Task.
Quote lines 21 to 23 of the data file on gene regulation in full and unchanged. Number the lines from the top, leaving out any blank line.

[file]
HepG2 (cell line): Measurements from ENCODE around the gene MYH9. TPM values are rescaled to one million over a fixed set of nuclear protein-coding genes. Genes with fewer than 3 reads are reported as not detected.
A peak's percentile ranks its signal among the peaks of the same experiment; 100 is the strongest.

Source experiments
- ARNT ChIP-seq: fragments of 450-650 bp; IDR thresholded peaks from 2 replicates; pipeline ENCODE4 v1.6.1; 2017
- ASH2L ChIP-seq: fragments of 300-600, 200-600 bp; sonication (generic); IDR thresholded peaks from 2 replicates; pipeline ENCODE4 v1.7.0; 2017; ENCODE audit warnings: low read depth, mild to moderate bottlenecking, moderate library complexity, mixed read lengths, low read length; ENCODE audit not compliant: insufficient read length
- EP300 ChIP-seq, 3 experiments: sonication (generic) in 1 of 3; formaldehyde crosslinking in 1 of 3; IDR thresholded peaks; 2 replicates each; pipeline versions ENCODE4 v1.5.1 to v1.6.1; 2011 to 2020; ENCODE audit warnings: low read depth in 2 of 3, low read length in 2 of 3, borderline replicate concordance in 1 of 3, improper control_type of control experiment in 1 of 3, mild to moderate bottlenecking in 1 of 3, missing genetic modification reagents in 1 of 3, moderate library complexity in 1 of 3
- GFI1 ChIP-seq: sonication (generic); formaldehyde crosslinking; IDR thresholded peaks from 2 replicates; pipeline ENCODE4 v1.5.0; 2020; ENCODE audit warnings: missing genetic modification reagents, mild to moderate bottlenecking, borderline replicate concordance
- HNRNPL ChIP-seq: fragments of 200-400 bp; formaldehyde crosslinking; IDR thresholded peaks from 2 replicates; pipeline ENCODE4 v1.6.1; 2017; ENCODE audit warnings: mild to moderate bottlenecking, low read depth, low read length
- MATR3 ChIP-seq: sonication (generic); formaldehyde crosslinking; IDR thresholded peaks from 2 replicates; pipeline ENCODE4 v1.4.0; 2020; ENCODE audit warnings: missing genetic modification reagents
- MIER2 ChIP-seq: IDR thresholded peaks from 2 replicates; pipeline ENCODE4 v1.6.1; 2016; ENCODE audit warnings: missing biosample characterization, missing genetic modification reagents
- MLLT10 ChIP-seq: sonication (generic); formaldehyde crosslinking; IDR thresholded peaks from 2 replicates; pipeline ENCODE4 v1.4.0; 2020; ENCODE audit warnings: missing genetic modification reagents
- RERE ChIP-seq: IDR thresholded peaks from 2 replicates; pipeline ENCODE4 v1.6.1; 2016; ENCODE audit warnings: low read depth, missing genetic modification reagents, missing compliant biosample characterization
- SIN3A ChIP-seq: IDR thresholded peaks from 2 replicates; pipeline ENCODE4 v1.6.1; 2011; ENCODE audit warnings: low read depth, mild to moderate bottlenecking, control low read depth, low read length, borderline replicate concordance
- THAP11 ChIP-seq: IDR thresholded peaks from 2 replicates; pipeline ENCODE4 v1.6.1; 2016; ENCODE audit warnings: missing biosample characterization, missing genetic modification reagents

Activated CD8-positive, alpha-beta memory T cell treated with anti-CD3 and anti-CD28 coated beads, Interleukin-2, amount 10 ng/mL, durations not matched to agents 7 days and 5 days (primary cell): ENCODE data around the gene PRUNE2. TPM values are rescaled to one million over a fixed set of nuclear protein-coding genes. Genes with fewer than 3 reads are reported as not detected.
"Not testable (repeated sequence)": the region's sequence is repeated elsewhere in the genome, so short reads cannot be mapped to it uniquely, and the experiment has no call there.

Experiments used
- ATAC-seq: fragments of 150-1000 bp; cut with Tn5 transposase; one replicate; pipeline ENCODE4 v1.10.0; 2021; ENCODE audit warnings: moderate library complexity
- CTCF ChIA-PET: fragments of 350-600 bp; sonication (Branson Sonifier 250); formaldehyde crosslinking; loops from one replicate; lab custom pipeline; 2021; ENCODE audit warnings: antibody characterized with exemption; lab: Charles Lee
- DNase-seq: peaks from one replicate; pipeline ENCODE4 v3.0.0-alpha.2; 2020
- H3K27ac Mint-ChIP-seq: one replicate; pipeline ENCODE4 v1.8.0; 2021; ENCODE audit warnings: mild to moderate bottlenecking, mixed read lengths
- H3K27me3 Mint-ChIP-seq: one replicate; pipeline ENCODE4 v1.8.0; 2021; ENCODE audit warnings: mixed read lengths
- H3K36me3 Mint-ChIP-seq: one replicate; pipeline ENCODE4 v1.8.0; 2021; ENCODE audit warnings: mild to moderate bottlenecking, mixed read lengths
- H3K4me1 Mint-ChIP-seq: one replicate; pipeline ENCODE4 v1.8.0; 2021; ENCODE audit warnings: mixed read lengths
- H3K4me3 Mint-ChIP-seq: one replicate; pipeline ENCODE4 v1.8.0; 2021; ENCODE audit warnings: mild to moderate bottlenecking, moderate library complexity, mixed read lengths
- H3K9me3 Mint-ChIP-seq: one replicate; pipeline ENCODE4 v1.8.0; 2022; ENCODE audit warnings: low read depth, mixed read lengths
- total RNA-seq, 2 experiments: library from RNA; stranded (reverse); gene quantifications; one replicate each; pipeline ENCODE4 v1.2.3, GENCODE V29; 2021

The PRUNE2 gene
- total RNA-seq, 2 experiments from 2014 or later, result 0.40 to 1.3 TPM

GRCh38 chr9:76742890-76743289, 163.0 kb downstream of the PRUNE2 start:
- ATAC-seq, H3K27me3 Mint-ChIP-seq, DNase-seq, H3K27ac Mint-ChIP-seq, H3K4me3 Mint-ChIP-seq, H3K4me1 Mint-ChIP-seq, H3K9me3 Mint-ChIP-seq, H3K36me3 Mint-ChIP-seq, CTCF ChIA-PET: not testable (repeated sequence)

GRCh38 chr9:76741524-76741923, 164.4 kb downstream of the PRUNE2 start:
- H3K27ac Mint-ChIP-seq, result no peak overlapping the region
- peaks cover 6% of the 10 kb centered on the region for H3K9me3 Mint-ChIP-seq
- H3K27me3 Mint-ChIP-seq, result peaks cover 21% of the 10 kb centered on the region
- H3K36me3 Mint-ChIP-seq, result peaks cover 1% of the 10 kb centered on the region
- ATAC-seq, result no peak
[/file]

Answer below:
- H3K27ac Mint-ChIP-seq: one replicate; pipeline ENCODE4 v1.8.0; 2021; ENCODE audit warnings: mild to moderate bottlenecking, mixed read lengths
- H3K27me3 Mint-ChIP-seq: one replicate; pipeline ENCODE4 v1.8.0; 2021; ENCODE audit warnings: mixed read lengths
- H3K36me3 Mint-ChIP-seq: one replicate; pipeline ENCODE4 v1.8.0; 2021; ENCODE audit warnings: mild to moderate bottlenecking, mixed read lengths